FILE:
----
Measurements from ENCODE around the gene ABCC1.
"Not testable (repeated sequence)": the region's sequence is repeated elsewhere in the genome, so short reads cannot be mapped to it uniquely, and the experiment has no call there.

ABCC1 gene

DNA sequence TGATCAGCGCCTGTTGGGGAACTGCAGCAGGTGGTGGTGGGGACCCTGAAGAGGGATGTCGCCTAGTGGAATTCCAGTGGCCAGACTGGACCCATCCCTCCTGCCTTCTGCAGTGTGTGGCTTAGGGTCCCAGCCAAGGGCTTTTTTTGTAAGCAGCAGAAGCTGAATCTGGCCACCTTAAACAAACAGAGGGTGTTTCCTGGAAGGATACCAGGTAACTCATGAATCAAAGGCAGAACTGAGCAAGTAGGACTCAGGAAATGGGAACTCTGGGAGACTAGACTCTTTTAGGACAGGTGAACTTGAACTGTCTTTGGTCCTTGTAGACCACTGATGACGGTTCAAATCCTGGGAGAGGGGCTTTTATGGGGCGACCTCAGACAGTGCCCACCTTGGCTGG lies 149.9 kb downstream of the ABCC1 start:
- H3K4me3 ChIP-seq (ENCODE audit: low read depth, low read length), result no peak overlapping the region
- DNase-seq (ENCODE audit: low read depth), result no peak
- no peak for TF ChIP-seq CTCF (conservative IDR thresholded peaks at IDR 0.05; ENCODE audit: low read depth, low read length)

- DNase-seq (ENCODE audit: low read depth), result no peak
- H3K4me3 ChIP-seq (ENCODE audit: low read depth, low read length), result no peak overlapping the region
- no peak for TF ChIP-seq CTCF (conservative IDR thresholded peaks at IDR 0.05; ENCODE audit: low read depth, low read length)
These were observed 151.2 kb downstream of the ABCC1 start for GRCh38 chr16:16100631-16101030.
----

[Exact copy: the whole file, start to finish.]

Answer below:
Measurements from ENCODE around the gene ABCC1.
"Not testable (repeated sequence)": the region's sequence is repeated elsewhere in the genome, so short reads cannot be mapped to it uniquely, and the experiment has no call there.

ABCC1 gene

DNA sequence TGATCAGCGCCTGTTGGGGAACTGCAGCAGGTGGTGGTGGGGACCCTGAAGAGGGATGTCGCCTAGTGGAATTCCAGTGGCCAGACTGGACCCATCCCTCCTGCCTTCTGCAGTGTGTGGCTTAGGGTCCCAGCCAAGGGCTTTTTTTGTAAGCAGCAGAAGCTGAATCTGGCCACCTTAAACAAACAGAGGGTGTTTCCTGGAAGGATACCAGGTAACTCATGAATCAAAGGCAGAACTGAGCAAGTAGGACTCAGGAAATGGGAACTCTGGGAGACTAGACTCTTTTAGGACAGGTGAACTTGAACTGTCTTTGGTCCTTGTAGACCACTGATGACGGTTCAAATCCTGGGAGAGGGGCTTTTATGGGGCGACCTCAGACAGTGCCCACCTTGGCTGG lies 149.9 kb downstream of the ABCC1 start:
- H3K4me3 ChIP-seq (ENCODE audit: low read depth, low read length), result no peak overlapping the region
- DNase-seq (ENCODE audit: low read depth), result no peak
- no peak for TF ChIP-seq CTCF (conservative IDR thresholded peaks at IDR 0.05; ENCODE audit: low read depth, low read length)

- DNase-seq (ENCODE audit: low read depth), result no peak
- H3K4me3 ChIP-seq (ENCODE audit: low read depth, low read length), result no peak overlapping the region
- no peak for TF ChIP-seq CTCF (conservative IDR thresholded peaks at IDR 0.05; ENCODE audit: low read depth, low read length)
These were observed 151.2 kb downstream of the ABCC1 start for GRCh38 chr16:16100631-16101030.